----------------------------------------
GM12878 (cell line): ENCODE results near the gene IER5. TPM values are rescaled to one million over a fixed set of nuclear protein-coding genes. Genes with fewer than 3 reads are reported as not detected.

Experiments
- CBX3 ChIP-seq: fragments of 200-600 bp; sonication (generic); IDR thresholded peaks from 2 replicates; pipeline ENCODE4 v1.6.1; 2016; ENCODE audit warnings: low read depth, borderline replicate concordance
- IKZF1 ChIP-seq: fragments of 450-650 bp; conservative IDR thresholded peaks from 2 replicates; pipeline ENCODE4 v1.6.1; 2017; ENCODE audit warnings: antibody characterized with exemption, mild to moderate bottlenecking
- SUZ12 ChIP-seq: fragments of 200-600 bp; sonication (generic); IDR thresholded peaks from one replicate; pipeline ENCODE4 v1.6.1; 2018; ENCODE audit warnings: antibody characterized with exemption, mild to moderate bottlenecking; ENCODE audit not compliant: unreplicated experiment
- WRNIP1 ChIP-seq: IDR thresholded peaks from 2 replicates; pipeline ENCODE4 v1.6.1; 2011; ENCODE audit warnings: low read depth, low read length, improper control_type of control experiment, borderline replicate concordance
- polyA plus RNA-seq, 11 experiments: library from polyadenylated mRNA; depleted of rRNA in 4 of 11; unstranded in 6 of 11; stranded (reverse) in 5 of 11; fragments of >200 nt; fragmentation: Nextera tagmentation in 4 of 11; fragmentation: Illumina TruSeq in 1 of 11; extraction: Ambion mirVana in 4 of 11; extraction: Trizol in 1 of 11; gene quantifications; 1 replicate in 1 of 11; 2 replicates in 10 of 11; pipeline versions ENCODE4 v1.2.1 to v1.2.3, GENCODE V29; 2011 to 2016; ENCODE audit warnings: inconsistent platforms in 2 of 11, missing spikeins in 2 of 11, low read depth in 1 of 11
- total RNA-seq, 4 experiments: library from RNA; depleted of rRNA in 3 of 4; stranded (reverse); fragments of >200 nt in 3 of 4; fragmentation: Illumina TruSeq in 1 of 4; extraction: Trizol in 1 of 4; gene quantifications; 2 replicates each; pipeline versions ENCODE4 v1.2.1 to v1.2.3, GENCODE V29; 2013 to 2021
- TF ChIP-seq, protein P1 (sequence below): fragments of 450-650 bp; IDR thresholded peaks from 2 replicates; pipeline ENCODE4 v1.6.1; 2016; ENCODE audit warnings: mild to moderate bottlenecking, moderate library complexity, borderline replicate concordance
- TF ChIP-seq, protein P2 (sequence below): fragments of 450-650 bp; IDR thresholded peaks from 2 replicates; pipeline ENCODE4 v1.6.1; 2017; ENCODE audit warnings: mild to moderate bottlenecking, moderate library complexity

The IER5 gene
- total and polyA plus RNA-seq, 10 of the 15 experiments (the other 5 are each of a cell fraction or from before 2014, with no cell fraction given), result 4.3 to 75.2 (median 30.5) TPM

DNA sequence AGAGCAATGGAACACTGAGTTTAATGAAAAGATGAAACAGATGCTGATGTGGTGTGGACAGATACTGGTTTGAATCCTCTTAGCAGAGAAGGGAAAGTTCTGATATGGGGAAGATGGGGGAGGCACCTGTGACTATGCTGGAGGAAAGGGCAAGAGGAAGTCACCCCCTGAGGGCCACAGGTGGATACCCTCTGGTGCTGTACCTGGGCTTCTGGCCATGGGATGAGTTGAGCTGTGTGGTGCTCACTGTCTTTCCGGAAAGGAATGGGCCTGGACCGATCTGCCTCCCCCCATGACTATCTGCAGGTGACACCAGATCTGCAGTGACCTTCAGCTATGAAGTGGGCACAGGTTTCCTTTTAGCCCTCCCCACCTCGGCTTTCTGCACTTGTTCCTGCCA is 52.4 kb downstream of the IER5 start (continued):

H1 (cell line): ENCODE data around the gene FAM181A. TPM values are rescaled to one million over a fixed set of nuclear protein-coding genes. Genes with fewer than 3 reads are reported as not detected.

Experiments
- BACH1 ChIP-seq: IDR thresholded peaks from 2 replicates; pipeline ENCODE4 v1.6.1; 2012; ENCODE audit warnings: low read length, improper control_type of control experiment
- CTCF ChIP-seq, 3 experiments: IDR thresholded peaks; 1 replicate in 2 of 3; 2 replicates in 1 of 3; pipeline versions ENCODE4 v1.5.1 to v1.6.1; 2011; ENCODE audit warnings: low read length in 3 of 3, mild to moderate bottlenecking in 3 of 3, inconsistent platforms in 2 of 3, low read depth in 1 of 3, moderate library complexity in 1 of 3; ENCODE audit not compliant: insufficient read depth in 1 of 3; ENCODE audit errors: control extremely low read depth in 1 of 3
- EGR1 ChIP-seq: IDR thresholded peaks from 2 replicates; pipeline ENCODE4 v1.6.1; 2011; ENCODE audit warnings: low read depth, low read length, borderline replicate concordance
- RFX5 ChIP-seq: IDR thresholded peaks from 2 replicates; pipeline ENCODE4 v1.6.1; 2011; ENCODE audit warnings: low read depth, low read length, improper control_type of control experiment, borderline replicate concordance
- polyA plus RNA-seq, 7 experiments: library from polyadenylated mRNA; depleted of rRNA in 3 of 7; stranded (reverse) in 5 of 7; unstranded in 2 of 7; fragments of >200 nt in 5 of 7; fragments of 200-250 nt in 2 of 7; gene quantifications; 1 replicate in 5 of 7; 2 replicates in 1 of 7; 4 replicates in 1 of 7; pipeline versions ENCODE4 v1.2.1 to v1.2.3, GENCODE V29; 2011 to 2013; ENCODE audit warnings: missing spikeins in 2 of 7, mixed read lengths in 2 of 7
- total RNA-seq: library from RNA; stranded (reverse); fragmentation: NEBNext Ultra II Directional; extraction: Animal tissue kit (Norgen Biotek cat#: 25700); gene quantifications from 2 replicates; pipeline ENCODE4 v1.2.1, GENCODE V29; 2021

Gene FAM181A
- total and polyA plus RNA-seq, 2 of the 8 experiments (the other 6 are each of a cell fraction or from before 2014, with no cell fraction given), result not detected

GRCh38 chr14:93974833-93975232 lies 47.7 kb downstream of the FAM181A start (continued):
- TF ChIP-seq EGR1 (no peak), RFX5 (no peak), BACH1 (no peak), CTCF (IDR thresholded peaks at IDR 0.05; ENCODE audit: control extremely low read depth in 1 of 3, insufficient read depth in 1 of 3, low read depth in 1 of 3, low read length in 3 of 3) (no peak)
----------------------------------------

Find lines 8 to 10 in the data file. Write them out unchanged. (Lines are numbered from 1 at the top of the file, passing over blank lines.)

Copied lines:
- total RNA-seq, 4 experiments: library from RNA; depleted of rRNA in 3 of 4; stranded (reverse); fragments of >200 nt in 3 of 4; fragmentation: Illumina TruSeq in 1 of 4; extraction: Trizol in 1 of 4; gene quantifications; 2 replicates each; pipeline versions ENCODE4 v1.2.1 to v1.2.3, GENCODE V29; 2013 to 2021
- TF ChIP-seq, protein P1 (sequence below): fragments of 450-650 bp; IDR thresholded peaks from 2 replicates; pipeline ENCODE4 v1.6.1; 2016; ENCODE audit warnings: mild to moderate bottlenecking, moderate library complexity, borderline replicate concordance
- TF ChIP-seq, protein P2 (sequence below): fragments of 450-650 bp; IDR thresholded peaks from 2 replicates; pipeline ENCODE4 v1.6.1; 2017; ENCODE audit warnings: mild to moderate bottlenecking, moderate library complexity